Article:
Former chief of staff to David Davis describes Brexit as a 'catastrophe'

James Chapman, a former political editor of the Daily Mail, added that Britain’s exit from the European Union could also be reversed through a second referendum in 2019

Ashley Cowburn
Political Correspondent
@ashcowburn
Thursday 10 August 2017 07:47
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James Chapman, left, also said Mr Davis had been ‘hamstrung’ by Theresa May’s red-line on ending the jurisdiction of the European Court of Justice
James Chapman, left, also said Mr Davis had been ‘hamstrung’ by Theresa May’s red-line on ending the jurisdiction of the European Court of Justice

Brexit Secretary David Davis’ former chief of staff has described Brexit as a “catastrophe” and called for the formation of a new political party in Britain.

James Chapman, who announced he was leaving his Government role before the general election, added that Britain’s exit from the European Union could also be reversed through a second referendum.

“Past time for sensible MPs in all parties to admit Brexit is a catastrophe, come together in new party if need be, and reverse,” the former Daily Mail political editor posted on his Twitter account.

Mr Chapman, who also worked as George Osborne’s former director of communications in the Treasury before joining Mr Davis after the EU referendum, added it was also “past time for sensible” journalists on newspapers that advocated Brexit “to admit it is going to destroy the lives of many of their readers”.

Responding to the posts, Vince Cable, the leader of the Liberal Democrats, said: “I agree with David Davis’ ex chief of staff. The public should have a chance to exit from Brexit.”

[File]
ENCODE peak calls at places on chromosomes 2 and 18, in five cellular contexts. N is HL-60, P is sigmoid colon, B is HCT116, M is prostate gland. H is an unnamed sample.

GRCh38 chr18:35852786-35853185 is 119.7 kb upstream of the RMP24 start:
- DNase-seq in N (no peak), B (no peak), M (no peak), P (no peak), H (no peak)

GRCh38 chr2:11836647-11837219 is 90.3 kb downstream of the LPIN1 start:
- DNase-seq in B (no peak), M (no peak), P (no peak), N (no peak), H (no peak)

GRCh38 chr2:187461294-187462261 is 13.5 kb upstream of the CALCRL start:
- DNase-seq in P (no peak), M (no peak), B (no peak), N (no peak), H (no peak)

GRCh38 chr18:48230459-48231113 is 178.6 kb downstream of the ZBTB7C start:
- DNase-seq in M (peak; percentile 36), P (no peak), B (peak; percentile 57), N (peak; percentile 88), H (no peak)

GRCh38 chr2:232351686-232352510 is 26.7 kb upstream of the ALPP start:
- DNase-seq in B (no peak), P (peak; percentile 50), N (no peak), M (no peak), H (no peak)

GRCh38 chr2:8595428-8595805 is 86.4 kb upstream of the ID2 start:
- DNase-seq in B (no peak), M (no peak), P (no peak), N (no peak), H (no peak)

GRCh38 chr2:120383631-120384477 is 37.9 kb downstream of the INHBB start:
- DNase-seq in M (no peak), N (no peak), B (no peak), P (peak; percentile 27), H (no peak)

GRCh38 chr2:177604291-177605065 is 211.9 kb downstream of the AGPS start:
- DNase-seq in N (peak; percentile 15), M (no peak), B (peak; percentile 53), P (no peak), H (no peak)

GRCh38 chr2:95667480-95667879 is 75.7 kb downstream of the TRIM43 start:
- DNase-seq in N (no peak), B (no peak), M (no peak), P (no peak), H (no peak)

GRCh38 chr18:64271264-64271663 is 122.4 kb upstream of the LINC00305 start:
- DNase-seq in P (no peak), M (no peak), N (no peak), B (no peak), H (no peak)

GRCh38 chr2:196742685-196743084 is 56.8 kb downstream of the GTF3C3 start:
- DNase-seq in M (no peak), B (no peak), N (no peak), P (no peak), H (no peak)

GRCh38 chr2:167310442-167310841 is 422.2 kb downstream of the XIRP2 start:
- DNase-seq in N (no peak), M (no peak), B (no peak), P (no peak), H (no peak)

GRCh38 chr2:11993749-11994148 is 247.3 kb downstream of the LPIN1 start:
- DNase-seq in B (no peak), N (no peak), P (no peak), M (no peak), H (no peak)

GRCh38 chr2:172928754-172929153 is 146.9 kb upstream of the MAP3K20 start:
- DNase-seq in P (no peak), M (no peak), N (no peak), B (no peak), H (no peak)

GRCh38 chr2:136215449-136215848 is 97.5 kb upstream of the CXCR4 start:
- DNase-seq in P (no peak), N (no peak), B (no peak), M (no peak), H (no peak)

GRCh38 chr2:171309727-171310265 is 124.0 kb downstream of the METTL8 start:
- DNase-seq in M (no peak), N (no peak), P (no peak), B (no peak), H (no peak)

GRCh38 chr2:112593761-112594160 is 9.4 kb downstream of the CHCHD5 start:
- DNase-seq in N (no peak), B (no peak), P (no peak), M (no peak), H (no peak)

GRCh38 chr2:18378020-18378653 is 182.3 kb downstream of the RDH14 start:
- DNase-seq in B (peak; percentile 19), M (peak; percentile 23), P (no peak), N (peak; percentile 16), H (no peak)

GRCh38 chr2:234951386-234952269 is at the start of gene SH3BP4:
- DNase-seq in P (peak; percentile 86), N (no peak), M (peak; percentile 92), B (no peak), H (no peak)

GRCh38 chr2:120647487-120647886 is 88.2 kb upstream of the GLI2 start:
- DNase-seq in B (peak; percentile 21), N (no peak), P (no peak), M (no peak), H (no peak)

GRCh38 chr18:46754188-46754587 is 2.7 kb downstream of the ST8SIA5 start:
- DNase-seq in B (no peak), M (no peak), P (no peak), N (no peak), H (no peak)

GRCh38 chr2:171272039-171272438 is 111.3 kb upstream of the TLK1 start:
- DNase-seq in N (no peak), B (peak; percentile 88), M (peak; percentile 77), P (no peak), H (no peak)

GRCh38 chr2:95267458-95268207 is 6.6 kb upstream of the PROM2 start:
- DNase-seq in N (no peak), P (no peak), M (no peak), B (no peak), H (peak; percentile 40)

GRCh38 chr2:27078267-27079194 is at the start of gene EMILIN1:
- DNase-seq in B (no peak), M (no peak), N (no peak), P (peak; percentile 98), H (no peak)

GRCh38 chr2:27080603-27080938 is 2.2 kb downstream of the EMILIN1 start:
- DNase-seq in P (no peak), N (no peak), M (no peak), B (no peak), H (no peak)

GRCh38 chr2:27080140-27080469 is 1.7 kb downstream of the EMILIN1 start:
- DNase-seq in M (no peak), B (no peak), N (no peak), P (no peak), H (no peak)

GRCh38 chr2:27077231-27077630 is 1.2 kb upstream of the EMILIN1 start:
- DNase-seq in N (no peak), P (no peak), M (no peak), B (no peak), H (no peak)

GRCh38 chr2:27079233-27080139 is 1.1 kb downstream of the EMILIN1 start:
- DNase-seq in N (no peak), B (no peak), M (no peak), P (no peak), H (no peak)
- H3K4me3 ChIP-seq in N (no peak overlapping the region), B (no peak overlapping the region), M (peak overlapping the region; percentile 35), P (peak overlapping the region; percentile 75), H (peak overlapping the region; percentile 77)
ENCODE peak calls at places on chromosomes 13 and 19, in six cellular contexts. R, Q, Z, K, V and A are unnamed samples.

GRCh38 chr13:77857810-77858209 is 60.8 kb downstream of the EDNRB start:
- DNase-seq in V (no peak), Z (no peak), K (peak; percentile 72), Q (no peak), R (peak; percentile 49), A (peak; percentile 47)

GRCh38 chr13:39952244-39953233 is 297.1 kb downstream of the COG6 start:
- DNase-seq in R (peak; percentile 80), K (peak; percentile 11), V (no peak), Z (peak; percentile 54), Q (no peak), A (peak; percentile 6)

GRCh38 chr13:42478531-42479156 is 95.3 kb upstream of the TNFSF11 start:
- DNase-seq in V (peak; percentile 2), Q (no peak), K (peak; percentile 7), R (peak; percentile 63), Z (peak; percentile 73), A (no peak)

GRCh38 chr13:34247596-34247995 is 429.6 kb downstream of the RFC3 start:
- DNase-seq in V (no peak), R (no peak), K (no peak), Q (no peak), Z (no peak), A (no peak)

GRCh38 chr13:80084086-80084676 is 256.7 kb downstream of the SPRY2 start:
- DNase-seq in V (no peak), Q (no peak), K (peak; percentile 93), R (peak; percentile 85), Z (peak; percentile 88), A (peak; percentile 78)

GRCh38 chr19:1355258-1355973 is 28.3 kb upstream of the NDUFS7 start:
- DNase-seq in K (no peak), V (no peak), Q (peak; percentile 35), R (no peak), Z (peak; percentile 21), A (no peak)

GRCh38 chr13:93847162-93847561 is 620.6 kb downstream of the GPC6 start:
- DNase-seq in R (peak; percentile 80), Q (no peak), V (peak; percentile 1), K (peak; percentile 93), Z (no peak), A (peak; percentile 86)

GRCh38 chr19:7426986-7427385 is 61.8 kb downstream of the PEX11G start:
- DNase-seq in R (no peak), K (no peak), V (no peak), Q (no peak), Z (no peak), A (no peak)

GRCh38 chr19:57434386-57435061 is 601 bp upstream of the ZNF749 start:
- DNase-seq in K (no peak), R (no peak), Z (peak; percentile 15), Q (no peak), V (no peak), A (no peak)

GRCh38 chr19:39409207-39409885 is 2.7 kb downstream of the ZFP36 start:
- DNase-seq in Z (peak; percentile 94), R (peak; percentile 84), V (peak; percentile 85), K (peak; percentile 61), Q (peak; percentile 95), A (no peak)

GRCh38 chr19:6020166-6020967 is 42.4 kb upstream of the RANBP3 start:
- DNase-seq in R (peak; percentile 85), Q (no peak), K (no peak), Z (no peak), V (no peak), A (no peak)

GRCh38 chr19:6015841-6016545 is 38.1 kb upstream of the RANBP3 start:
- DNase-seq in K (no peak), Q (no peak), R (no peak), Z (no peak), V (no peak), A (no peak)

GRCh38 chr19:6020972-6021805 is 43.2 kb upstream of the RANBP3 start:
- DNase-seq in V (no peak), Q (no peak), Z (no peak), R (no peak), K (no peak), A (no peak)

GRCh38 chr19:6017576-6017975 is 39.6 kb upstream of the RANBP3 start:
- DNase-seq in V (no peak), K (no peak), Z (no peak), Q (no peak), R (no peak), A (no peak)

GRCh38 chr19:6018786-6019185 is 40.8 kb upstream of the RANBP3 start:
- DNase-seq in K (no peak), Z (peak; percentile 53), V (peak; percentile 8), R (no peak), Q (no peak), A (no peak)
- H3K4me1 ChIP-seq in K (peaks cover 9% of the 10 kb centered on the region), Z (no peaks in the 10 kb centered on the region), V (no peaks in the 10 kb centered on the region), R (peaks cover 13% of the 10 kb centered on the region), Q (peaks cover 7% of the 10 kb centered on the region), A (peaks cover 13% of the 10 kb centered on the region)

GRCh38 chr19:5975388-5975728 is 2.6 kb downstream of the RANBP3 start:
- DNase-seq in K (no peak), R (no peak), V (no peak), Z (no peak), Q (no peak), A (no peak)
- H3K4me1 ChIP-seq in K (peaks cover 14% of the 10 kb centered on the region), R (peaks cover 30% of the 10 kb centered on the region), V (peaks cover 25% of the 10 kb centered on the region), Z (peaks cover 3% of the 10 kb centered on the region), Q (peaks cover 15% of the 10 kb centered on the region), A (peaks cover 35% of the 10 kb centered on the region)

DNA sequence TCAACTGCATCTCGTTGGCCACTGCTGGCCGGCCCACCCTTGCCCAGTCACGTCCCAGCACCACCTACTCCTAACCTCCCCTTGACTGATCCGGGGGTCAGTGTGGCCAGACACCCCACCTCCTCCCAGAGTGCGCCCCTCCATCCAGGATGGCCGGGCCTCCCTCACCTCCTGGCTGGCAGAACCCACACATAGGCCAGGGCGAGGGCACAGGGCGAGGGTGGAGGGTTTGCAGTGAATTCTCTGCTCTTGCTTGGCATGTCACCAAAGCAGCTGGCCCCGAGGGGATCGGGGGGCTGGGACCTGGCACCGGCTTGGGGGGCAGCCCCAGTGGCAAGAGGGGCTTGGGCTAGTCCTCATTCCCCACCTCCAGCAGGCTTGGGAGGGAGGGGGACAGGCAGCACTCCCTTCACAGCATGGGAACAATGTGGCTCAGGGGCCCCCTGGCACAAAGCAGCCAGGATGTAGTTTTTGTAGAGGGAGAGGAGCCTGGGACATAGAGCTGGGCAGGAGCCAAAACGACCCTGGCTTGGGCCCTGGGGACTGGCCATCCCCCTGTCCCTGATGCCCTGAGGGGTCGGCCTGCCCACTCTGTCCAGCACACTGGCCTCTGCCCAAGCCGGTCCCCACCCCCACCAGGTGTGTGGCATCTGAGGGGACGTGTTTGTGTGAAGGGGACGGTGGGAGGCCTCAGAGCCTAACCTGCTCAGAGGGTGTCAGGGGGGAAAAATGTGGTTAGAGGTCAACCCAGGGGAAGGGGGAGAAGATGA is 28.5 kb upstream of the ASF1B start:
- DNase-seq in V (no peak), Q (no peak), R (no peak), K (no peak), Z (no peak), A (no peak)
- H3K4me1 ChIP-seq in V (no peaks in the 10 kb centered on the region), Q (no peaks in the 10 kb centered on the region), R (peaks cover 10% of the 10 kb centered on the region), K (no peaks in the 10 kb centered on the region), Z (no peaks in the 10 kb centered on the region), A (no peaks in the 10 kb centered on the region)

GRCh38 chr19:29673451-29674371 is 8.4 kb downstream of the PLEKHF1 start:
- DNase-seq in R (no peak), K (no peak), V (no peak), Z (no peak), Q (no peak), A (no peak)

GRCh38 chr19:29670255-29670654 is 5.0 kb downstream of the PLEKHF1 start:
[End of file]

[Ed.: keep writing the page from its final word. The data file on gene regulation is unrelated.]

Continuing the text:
Labour MP Wes Streeting said it was a “striking warning from a notable source”, but added: “Doesn’t need a new party though. Just enough MPs with the courage to put the country first if all fails.”

Emily Poole, a former special adviser to the former Work and Pensions Secretary Stephen Crabb, said she “couldn’t agree more” with Mr Chapman, adding: “Great to see another former special adviser standing up for their convictions.”

Shortly after leaving his role at the Department for Exiting the European Union, Mr Chapman also said his former boss Mr Davis had been “hamstrung” by Theresa May’s red-line on ending the jurisdiction of the European Court of Justice.

Speaking in June to the BBC’s Week in Westminster, he added: “She’s [Ms May] set a red line effectively for a conference speech that hamstrung these negotiations in my view.

“There have been red lines that have been set for him that make the job he has to do very difficult.”

He added: “If she doesn’t, in my point of view, show more flexibility, show more pragmatism than she did demonstrate in the Home Office, she won’t get this stuff through Parliament.”

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